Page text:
It’s no secret that millennials — also known as Generation Y — have, generally speaking, not been a top priority for the real estate industry at large.
The prevailing narrative is that a confluence of factors, including unprecedented levels of student debt, the rise of the gig economy, and coming of age during 2008’s housing market crash and subsequent recession, have yielded a fiscally insecure and stunted generation, more averse to property investment and homeownership than its predecessors.
While there may be some shreds of truth in these ideas, much of the new research paints a very different picture.
For example, Clever Real Estate‘s own study found that 84% of millennials believe that buying a home remains a core component of the American Dream, and, according to a 2018 Bank of America survey, a majority of millennials prioritize homeownership (72%) over other major life events and goals, such as getting married (50%) and having children (44%). In other words, for many Gen Y-ers, buying a home isn’t just about being sensible — it’s a fundamental value.
This shift in mindset is directly reflected in emergent data, which shows a significant uptick in millennial homeownership in recent years. While the most recent figures from the U.S. Census Bureau indicate that ownership rates remain highest among householders ages 65 and over (78.6%), buyers 37 years and younger make up the largest share of home buyers (36%).
All of this is to say that millennials are already well on their way to becoming the driving force in the residential real estate market, a role they’ll likely continue to play for decades to come.
In order to get a clearer sense of who the millennial home buyer is, Clever recently conducted a survey of 1,000 Americans who indicated they were planning to buy a home in the next year.
What did we learn? That although Gen Y-ers are seemingly following in their predecessors’ footsteps when it comes to purchasing homes, they couldn’t be more different in terms of their values, expectations, and methods.
In other words, millennial home buyers aren’t who you think they are. Here’s what you need to know.
- Approximately 79% of millennials are first-time home buyers. Because they’re new to the process, most (approximately 82%) are looking for helpful online tools and trustworthy real estate agents to guide them.
- Millennial home buyers are thinking long-term when it comes to where they buy — contrary to popular belief, they value safe neighborhoods and good schools over walkability and short commutes.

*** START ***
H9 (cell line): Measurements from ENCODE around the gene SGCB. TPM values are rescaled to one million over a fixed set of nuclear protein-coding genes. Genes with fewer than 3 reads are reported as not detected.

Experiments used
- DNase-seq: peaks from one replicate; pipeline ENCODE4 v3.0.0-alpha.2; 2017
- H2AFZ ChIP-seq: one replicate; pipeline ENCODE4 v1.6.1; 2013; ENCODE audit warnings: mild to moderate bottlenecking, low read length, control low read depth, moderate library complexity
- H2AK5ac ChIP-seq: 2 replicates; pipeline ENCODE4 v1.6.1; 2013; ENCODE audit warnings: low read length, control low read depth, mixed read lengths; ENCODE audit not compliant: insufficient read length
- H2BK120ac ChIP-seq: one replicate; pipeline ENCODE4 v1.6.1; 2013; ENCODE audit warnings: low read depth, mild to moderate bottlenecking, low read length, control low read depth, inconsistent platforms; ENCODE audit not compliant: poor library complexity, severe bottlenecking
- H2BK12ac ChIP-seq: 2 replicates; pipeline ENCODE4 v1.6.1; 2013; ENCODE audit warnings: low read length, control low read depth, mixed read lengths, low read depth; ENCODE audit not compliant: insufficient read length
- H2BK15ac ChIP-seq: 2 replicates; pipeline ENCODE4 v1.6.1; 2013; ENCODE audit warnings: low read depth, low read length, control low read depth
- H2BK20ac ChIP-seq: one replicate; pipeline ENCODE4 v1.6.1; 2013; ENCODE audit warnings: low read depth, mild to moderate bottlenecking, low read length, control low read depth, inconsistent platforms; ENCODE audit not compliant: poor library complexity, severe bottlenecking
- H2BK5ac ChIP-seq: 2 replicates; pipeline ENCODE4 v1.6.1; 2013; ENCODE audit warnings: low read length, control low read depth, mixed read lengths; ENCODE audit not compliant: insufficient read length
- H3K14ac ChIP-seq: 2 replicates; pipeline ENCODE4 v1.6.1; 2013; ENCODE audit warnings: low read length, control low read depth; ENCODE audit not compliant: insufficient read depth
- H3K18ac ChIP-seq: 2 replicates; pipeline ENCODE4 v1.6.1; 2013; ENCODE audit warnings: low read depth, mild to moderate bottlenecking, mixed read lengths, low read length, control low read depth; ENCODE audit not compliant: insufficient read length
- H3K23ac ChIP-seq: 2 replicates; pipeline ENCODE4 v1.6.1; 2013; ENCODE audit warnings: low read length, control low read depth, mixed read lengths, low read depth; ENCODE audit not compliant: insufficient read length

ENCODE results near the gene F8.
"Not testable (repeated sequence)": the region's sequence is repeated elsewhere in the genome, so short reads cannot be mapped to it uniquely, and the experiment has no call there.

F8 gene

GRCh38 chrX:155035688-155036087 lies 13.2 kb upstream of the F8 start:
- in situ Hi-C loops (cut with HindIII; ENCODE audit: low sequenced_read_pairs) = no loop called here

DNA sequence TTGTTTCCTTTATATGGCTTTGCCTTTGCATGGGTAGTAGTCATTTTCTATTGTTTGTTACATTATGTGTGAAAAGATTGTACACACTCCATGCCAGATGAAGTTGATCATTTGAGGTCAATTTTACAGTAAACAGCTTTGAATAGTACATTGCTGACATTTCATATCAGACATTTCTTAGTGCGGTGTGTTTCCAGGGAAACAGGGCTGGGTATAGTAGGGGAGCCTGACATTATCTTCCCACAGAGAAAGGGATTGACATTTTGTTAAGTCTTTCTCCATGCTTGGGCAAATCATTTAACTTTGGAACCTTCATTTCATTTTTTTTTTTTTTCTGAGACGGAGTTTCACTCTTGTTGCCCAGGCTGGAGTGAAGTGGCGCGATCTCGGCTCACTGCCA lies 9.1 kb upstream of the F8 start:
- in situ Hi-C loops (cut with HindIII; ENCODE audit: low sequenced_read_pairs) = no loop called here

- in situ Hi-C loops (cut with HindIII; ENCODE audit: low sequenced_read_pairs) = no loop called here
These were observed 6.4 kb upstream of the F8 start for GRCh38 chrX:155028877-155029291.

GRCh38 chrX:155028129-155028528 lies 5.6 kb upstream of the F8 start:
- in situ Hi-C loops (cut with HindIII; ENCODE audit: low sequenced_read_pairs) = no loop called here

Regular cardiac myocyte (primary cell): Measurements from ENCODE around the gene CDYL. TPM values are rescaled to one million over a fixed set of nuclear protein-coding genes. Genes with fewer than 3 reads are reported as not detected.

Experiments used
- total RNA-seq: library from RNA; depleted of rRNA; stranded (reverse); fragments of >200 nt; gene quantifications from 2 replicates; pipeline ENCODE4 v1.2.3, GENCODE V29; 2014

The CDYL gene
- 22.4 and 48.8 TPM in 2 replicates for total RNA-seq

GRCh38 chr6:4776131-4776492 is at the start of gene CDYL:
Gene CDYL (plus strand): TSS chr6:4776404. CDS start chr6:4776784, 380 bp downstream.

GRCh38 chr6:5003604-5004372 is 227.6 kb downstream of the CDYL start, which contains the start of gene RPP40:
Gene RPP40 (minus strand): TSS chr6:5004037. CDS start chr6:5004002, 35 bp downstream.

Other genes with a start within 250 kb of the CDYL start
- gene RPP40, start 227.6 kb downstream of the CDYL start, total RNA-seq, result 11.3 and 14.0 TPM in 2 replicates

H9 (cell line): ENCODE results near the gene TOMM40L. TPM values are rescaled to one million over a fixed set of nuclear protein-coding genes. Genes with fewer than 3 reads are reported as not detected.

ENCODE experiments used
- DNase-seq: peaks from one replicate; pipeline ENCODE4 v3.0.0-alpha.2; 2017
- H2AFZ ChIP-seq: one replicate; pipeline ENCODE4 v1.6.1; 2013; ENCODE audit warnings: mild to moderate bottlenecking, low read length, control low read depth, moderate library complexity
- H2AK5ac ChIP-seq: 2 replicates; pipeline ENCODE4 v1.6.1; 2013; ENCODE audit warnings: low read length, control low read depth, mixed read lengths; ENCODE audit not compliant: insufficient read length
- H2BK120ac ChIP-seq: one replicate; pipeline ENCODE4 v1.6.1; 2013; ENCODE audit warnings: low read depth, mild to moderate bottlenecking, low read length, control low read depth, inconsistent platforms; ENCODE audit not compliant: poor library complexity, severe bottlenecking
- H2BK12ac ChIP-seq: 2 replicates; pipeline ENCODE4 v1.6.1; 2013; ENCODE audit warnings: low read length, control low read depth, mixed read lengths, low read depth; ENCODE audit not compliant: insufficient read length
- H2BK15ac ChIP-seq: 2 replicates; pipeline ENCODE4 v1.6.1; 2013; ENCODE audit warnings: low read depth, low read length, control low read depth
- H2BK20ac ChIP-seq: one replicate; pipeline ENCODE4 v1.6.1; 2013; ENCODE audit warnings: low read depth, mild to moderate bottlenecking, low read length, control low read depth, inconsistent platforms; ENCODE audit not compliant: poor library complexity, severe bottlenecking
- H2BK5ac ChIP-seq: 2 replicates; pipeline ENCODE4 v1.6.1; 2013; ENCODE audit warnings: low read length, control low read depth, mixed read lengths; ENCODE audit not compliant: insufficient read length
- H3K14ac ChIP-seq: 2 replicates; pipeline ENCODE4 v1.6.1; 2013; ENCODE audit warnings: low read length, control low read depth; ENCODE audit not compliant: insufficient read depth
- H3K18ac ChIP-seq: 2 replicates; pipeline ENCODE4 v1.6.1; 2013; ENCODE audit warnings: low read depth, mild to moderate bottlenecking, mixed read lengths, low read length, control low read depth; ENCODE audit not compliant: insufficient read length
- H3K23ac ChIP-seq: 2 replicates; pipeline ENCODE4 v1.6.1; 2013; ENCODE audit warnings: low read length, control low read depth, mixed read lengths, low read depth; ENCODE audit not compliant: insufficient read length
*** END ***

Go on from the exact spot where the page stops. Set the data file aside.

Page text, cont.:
- Millennials aren’t afraid of a fixer-upper — 67% would put an offer on a home in need of major repairs.
- Saving for a down payment is the biggest barrier to entry for millennial home buyers, but nearly 84% believe that homeownership is part of the American Dream.
- When it comes to reaching Gen Y home buyers, mobile reigns supreme — 63% of millennial respondents said their phone was their primary research tool.
- Zillow wins out as the most popular real estate search portal among millennials.
- The majority of millennial home buyers are white (58% of respondents compared to 8% of African American respondents)
- 20% of millennial home buyers are living with a partner, but not married (more than any other generation)
- Millennials are 52% more likely to buy a multi-family property compared to Generation X and Baby Boomers
Analysis & Insights
Most Millennials Are First-Time Home Buyers
Approximately 79% of millennials are first-time home buyers — in fact, a Gen Y-er is 34% more likely to be a first-time home buyer than a member of an older generation. What this means is that most millennials are new to and actively looking for new tools and help with the home buying process.
Millennials Rely on Technology and Agents to Find New Homes
When looking for new homes, millennials overwhelmingly favor online listing services, such as Zillow, Trulia, and Redfin (87%), which doesn’t come as much of a surprise; however, despite their reputation for being self-sufficient consumers, most Gen Y-ers still see value in working with realtors (82%).
The point is that while many utilize online tools to browse new homes and conduct initial research, they still want help from agents — and early on in the process.
Millennials Want Agents They Can Trust
Because most millennials are new to home buying, the number-one trait they’re looking for in a realtor is trustworthiness (46%), followed by knowledgeability (25%). They don’t know how the process works or what to expect, so they need someone they can trust to guide them through and help them achieve an optimal outcome.
Millennials Who Don’t Work With Agents May Not Understand the Value
Approximately 38% of millennial home buyers aren’t working with a realtor. This may come as a result of being new to the process and, therefore, unaware of the advantages of doing so, such as help with negotiation and paperwork. When communicating with prospective millennial clients, realtors need to make sure they’re effectively conveying their own value proposition. Many may not understand the seller often pays realtor commission fees.
Millennials Are Obsessed With Their Phones When it Comes to Real Estate, Too
It was only a matter of time before millennials’ SnapChat and Instagram addictions started to reshape the real estate market.